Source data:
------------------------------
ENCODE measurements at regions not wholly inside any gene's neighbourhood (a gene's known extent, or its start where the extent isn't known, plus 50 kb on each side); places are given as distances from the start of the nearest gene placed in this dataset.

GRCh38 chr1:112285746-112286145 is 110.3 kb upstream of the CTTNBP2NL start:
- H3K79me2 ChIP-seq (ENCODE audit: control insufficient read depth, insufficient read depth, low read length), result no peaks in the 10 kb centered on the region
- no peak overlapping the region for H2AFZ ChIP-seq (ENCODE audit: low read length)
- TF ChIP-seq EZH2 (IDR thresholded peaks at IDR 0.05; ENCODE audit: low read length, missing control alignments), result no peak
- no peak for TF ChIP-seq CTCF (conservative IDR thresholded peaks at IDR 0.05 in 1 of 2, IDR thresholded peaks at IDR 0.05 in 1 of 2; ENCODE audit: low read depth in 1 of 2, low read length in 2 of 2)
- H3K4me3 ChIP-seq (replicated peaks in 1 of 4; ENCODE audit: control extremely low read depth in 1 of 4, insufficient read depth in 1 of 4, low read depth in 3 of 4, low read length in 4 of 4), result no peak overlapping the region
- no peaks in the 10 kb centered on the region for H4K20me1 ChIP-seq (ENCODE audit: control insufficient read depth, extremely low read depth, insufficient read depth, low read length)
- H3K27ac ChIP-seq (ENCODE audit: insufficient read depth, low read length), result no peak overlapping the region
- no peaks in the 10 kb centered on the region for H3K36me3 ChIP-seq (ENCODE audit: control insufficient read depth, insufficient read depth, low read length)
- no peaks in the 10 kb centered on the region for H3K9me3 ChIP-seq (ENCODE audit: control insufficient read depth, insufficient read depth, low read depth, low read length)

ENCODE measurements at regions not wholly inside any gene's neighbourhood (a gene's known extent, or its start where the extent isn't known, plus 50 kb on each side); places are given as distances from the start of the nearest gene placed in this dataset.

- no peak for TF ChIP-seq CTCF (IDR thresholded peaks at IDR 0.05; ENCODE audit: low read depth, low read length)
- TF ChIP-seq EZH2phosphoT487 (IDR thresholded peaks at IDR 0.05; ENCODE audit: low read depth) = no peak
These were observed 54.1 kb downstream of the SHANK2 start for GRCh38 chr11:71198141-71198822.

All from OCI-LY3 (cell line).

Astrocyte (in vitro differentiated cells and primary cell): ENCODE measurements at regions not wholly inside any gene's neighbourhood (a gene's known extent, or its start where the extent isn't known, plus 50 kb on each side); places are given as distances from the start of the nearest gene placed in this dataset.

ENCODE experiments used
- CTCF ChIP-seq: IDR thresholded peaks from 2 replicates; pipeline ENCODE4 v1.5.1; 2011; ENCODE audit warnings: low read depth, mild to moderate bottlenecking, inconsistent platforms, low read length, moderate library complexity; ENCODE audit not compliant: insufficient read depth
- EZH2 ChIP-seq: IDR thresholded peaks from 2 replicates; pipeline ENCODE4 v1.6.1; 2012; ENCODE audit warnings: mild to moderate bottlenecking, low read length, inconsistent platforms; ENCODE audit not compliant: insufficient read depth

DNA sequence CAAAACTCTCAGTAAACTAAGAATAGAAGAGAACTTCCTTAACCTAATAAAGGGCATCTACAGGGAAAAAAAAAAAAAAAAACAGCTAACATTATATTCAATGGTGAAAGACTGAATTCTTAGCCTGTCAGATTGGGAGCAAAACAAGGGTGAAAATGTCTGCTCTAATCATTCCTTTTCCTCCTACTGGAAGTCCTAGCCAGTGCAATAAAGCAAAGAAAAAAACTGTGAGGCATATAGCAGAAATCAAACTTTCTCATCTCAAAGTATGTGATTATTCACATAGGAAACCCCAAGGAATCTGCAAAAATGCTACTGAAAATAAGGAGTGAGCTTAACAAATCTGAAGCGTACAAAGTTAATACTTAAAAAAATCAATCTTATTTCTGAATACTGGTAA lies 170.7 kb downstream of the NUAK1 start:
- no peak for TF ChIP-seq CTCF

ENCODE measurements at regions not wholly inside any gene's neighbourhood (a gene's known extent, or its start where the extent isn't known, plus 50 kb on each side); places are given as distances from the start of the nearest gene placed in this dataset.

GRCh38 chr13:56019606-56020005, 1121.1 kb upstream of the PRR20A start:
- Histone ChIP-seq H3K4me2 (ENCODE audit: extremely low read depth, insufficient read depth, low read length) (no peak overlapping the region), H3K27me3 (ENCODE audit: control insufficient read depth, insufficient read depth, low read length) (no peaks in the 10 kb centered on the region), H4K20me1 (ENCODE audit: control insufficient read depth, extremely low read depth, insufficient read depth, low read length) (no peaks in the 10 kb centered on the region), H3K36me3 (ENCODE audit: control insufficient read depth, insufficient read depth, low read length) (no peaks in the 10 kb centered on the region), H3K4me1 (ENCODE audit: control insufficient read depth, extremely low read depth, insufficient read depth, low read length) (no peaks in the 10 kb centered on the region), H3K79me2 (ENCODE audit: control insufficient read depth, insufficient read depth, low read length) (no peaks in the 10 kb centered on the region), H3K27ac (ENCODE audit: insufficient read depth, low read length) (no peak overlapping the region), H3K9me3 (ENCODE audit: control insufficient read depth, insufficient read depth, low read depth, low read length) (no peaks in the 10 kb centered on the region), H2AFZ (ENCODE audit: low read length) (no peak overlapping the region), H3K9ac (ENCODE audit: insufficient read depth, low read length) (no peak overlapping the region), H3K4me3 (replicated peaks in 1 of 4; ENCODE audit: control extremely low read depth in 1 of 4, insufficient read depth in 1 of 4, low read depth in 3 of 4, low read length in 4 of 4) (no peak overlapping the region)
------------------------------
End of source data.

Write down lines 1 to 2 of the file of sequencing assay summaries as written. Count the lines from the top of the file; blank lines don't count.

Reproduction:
ENCODE measurements at regions not wholly inside any gene's neighbourhood (a gene's known extent, or its start where the extent isn't known, plus 50 kb on each side); places are given as distances from the start of the nearest gene placed in this dataset.

GRCh38 chr1:112285746-112286145 is 110.3 kb upstream of the CTTNBP2NL start: